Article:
Europe Stocks Halt Rally as Standard Chartered Leads Banks Lower

  • Stoxx 600 erases advance as miners, lenders resume losses
  • Saudi Arabia, Russia announce agreement to freeze oil output

Summarizing Today's Wild European Market Action

A rebound for European stocks once again proved short-lived on renewed concerns about global-growth prospects, dragging banks and miners lower.

Lenders fell after their biggest two-day surge since 2011. Mining-related companies also halted a rally that pushed them up 11 percent, with steel-pipe maker Tenaris SA and Norsk Hydro ASA leading declines. Energy stocks reversed an advance, as oil retreated after Saudi Arabia and Russia agreed to freeze output.

The Stoxx Europe 600 Index dropped 0.4 percent to 320.37 at the close of trading, after rising as much as 0.8 percent and falling 1 percent. Volatility has been increasing in the past two months as concerns grew over the efficacy of central-bank stimulus, while economic data started missing estimates. Germany’s DAX Index and Greece’s ASE Index were among the worst performers of western-European markets, falling at least 0.8 percent.

“We’ve enjoyed a tactical rebound, but most of the risk is still on the downside,” said Ralf Zimmermann, a strategist at Bankhaus Lampe in Dusseldorf. “People are looking at policy makers -- be it central banks or OPEC -- for more reassurance because everything boils down to what will happen to global growth. Markets need more than just a freeze in oil production, they need a cut.”

Shares briefly extended losses after Germany’s ZEW Center for European Economic Research said investor confidence fell to its lowest level since October 2014 in February. The Stoxx 600 has lost 23 percent from its April record and trades at a valuation of about 14 times estimated earnings, down from 17 in April.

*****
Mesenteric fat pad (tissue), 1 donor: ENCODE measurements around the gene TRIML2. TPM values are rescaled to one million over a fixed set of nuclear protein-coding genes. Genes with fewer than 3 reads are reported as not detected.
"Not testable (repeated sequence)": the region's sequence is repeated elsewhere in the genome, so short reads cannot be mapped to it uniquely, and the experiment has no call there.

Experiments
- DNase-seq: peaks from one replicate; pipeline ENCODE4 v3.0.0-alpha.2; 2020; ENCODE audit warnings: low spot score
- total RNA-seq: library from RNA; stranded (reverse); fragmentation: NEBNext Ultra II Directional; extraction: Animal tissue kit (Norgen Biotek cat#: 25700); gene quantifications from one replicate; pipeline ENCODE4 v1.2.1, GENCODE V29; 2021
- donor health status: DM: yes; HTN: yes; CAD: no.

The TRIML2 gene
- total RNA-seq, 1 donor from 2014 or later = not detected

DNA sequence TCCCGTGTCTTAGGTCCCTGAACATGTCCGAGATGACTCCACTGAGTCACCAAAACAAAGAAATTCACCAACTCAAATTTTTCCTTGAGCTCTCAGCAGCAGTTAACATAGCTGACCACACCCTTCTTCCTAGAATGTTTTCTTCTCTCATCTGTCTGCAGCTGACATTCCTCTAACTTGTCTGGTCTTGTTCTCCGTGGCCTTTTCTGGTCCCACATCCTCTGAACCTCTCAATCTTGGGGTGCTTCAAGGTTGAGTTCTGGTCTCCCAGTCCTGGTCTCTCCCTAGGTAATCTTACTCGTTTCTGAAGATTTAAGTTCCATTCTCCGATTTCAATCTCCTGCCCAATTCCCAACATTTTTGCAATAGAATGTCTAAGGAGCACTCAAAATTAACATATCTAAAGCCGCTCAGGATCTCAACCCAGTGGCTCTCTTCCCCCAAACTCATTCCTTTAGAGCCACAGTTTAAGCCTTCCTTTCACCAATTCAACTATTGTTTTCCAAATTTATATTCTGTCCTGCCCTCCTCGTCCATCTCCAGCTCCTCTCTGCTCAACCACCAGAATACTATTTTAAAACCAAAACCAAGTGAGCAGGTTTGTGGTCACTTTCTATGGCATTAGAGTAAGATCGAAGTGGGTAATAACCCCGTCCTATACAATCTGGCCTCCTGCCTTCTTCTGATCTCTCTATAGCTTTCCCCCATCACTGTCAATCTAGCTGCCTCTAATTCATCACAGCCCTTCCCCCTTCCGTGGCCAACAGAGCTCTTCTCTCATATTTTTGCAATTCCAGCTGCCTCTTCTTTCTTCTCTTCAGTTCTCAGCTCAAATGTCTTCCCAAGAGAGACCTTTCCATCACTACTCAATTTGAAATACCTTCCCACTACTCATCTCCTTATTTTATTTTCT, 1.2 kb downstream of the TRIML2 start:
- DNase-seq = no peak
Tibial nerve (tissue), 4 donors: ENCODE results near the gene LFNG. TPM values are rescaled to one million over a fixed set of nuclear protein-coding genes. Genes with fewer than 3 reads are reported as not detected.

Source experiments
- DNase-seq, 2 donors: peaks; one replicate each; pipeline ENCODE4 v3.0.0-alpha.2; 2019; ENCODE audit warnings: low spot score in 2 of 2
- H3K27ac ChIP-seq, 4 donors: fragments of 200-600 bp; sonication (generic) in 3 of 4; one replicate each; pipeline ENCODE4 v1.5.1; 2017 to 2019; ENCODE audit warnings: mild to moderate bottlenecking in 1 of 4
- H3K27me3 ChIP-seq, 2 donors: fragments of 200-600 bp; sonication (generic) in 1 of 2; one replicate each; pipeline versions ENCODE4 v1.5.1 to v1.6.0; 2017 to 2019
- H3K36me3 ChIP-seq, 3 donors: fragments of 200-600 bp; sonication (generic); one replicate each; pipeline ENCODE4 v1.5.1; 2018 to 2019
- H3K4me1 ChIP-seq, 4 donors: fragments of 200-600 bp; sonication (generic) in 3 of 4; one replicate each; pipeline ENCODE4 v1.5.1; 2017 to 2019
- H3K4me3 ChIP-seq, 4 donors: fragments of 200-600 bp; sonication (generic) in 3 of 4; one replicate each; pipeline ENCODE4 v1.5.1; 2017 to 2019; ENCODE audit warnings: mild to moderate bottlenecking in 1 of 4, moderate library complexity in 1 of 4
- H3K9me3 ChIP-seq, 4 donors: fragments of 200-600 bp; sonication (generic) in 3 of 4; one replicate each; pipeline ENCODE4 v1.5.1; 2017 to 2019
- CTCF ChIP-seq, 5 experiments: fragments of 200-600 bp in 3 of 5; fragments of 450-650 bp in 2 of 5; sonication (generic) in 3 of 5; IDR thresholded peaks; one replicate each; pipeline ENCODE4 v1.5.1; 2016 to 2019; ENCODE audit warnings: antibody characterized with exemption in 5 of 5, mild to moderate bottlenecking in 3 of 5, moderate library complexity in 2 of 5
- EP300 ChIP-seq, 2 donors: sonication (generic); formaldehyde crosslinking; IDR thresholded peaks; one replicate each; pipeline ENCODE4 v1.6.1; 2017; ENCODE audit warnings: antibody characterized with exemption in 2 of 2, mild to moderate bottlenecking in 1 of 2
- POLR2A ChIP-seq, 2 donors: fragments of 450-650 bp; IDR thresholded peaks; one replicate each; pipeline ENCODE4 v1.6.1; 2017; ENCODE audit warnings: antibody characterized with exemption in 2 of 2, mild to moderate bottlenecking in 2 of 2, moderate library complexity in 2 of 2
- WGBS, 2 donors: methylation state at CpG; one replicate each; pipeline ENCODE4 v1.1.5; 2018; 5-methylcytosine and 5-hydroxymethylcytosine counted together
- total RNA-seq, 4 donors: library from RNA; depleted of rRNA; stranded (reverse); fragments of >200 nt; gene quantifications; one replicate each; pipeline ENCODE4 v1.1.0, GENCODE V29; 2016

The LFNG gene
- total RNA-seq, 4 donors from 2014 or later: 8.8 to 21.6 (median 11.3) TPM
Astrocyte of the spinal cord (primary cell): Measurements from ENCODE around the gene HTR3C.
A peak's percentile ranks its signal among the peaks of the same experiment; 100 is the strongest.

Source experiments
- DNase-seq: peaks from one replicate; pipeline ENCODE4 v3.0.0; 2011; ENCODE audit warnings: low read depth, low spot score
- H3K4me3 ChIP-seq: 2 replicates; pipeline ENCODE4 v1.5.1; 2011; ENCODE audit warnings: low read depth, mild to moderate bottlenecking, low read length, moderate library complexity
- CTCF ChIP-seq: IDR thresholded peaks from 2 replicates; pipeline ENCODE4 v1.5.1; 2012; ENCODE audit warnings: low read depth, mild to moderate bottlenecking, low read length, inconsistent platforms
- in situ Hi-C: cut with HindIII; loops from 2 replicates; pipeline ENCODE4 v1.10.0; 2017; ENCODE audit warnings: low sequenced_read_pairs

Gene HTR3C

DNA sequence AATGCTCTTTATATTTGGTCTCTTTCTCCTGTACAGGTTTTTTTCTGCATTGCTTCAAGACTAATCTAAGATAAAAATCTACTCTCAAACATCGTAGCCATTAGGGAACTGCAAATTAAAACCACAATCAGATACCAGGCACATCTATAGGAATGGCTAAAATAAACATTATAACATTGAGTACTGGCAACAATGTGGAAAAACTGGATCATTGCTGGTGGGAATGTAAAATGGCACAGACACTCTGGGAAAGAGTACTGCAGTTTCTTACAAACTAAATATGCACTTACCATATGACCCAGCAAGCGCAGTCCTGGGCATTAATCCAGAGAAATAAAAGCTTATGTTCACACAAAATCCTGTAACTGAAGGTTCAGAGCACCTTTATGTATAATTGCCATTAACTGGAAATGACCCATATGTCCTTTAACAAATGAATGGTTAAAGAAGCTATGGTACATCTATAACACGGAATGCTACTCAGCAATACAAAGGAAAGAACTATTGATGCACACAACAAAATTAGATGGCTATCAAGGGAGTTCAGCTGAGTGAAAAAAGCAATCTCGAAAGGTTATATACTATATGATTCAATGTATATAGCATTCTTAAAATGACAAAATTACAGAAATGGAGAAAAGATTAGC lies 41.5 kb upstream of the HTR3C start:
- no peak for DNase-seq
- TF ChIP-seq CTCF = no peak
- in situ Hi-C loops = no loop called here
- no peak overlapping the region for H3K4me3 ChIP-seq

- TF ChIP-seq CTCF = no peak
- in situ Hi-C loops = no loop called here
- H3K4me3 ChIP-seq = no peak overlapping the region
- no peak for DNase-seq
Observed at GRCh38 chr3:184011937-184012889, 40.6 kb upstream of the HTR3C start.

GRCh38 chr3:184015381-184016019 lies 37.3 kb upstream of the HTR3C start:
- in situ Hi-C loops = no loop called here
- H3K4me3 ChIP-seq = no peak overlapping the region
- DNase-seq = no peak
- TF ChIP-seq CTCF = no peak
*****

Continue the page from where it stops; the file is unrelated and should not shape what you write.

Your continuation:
European banks have been hurt the most in this year’s rout that took the Stoxx 600 down as much as 17 percent. They’ve slumped 22 percent as a group in 2016 on growing concern over bad loans at Italian lenders, the impact of the low-rate environment on profits and Deutsche Bank AG’s creditworthiness.

Standard Chartered Plc dropped 5.3 percent on Tuesday after Investec Plc cut its rating to hold from buy, recommending investors take profits after a 17 percent surge in two days. UBS Group AG lost 0.9 percent and Commerzbank AG slid 2.2 percent. Greece’s Alpha Bank AE slipped 5.6 percent.

Among stocks moving on corporate news, Telecom Italia SpA slid 6.5 percent after reporting 2015 revenue and earnings that missed analysts’ estimates. Air Liquide SA retreated 4.8 percent after saying that its North American business was “marked by a slowdown in sectors related to oil and gas production and metal fabrication.” Volkswagen AG slipped 1.6 percent after data showed its market share declined for a fifth consecutive month.

Anglo American Plc reversed an earlier slide, rising 1.3 percent after announcing plans to reduce debt and sell as much as $6 billion of assets by the end of the year following a doubling of its annual loss in 2015.

Electricite de France SA jumped 9.5 percent after announcing plans to curb costs as it targets generating enough cash to cover dividend payouts by 2018. Michelin & Cie. added 3.4 percent after it posted a better-than-estimated increase in full-year earnings. 

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